Code by Kevin, Programming, code, business, and other pursuits
Kevin Walzer, software developer.
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For some time I've been seeking to add another programming langauge to my toolbox, which already includes Tcl and Python and their bindings to the Tk GUI toolkit; C and Objective-C; and AppleScript. Part of my reasoning for this is to keep expanding my programming skills; different languages can have different approaches to solving various problems, and getting some exposure this can make you a better developer. Also, languages have specific strengths, and not all languages are equally suited to solving a specific programming problem.
The language I've had my eye on is Ruby, a scripting language similar in many respects to Tcl and Python, but with some differences as well. Ruby has a rich set of libraries and extension packages, better in some respects than Python's, and a complete set of bindings to the Tk toolkit, which make it a good choice for desktop applications. Additionally, Ruby is an increasingly popular language, so the community surrounding it is large and growing.
Unfortunately, I've found that Ruby has a fatal flaw that prevents me from embracing as a suitable language for desktop development on the Mac: no deployment tools. There's no simple, actively-developed way to take a set of Ruby code, bundle it up with the standard Ruby interpreter and supporting libraries, and release it to end users as a standalone Mac application. All existing options are unsuitable: they are Windows-only (OCRA), do not support current versions of Ruby (rubyscript2exe and crate), or are based on an immature Mac-specific implementation of Ruby that does not yet fully support all features or libraries of the language and is incompatible with Tk (MacRuby). Python and Tcl have multiple ways to deploy a desktop applications, but Ruby has no viable way on the Mac, and this is deeply frustrating.
My initial response to this fact was to attack the problem in classic open-source fashion: roll my own. I started working on an app launcher that would intialize the Ruby interpreter, set some appropriate variables, and start the app. However, this approach eventually grew into a sprawling Rube Goldberg construction that piled ugly hack upon ugly hack. Eventually I decided this approach was untenable. Also, when I posted a mailing list inquiry about whether anyone else had interest in my project, it met with no response.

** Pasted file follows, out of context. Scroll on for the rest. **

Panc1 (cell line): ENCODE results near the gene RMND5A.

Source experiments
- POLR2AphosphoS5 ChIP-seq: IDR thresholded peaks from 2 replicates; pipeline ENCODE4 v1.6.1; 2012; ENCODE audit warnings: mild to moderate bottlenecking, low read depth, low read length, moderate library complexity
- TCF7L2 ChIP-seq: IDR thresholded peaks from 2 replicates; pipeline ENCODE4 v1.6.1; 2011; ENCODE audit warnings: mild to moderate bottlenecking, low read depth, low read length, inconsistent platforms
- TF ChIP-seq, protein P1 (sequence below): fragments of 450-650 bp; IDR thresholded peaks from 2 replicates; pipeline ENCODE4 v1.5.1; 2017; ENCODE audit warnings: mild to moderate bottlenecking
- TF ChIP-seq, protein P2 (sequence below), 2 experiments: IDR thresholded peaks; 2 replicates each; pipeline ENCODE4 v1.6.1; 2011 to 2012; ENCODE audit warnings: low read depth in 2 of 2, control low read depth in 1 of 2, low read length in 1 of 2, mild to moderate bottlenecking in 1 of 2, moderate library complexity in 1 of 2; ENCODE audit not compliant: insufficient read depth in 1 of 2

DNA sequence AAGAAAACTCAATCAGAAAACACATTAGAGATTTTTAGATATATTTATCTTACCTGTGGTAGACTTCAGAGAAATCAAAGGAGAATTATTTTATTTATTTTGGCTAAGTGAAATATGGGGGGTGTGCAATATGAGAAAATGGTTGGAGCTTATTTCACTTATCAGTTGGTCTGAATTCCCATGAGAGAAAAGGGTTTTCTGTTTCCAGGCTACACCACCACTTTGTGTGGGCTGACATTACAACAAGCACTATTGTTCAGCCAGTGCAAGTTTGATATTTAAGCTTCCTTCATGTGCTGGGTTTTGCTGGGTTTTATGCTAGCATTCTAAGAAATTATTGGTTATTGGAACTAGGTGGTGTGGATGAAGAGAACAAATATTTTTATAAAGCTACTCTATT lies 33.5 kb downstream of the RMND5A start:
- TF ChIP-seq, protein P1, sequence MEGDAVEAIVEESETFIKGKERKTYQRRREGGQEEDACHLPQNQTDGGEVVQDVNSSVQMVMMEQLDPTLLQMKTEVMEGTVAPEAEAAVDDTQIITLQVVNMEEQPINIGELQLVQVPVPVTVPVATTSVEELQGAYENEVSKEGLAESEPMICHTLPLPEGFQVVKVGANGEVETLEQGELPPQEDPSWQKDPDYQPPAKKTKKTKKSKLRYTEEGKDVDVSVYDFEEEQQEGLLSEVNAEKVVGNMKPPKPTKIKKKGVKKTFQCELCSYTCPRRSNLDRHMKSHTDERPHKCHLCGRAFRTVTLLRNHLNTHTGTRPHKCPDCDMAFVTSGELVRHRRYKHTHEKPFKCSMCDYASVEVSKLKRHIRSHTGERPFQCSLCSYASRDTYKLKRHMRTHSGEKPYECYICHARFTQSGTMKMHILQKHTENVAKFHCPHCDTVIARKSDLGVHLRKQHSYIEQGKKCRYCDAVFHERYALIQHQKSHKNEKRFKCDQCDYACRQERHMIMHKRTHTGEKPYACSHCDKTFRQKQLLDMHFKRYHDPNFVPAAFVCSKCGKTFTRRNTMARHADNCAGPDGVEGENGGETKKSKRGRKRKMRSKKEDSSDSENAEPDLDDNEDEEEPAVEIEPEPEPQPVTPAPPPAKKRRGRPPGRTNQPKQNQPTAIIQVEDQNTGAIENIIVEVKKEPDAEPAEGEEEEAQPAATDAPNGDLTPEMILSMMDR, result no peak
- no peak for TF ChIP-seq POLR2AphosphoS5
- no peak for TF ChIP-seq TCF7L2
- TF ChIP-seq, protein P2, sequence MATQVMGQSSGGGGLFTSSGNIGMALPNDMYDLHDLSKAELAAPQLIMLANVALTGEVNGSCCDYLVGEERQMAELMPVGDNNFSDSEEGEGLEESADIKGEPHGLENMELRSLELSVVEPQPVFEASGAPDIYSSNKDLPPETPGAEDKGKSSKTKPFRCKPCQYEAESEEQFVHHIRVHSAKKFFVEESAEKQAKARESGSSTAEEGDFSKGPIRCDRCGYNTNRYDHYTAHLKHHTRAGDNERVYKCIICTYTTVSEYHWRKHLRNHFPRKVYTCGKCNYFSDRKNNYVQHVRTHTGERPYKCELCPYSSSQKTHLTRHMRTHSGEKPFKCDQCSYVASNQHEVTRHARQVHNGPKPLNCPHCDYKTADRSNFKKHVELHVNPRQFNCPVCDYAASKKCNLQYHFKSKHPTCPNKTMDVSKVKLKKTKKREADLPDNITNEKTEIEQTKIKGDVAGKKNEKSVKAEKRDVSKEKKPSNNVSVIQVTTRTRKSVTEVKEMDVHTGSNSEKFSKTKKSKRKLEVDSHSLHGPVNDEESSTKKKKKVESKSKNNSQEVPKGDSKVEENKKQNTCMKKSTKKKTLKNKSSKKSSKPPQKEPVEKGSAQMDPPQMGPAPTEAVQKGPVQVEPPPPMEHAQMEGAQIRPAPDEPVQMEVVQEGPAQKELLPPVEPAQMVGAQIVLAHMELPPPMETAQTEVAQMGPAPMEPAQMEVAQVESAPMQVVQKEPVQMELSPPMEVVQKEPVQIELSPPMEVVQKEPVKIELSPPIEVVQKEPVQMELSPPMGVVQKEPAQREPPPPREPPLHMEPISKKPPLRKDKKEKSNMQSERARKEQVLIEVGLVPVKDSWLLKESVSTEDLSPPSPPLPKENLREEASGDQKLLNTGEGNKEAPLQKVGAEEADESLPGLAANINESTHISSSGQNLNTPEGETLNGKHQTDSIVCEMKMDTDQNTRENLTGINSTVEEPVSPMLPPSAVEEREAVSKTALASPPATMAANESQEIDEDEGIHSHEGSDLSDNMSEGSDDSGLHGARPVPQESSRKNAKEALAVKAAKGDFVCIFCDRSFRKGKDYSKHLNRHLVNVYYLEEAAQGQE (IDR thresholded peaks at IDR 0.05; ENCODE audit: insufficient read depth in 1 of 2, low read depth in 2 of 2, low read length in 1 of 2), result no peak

As a result, I began casting around for a different language. And it didn't take me too long to settle on a new one: Perl.
Perl was once the world's most popular scripting language, an enormously powerful but difficult-to-learn language with special strengths in text processing, and with a huge development community that contributed many, many extension packages for the language. Many other scripting languages take inspiration from Perl in one form or another, especially Ruby. While I had looked at Perl previously, I found that its focus on text processing didn't match what I was working on at the time, its dense syntax made my head hurt, and it didn't seem to have much of a constituency for development of desktop apps, particularly on the Mac.
However, my experiences with Ruby have prompted me to take a closer look at Perl, and, somewhat to my surprise, I have found that it meets all my Mac-specific requirements:
Up-to-date bindings to Tk (Tkx).
Support for responding to AppleEvents (Simple AppleEvents).
This is very heartening, rather surprising, and surpasses Ruby by a mile (classic Ruby also has no built-in mechanism for responding to AppleEvents or AppleScript).
So I think I'm going to be diving into Perl a bit more, trying it out, and developing a simple application before moving on to something more sophisticated. And, with some regret, I'll be leaving Ruby behind. But I'm excited to add Perl to the toolbox. Look for more discussion later.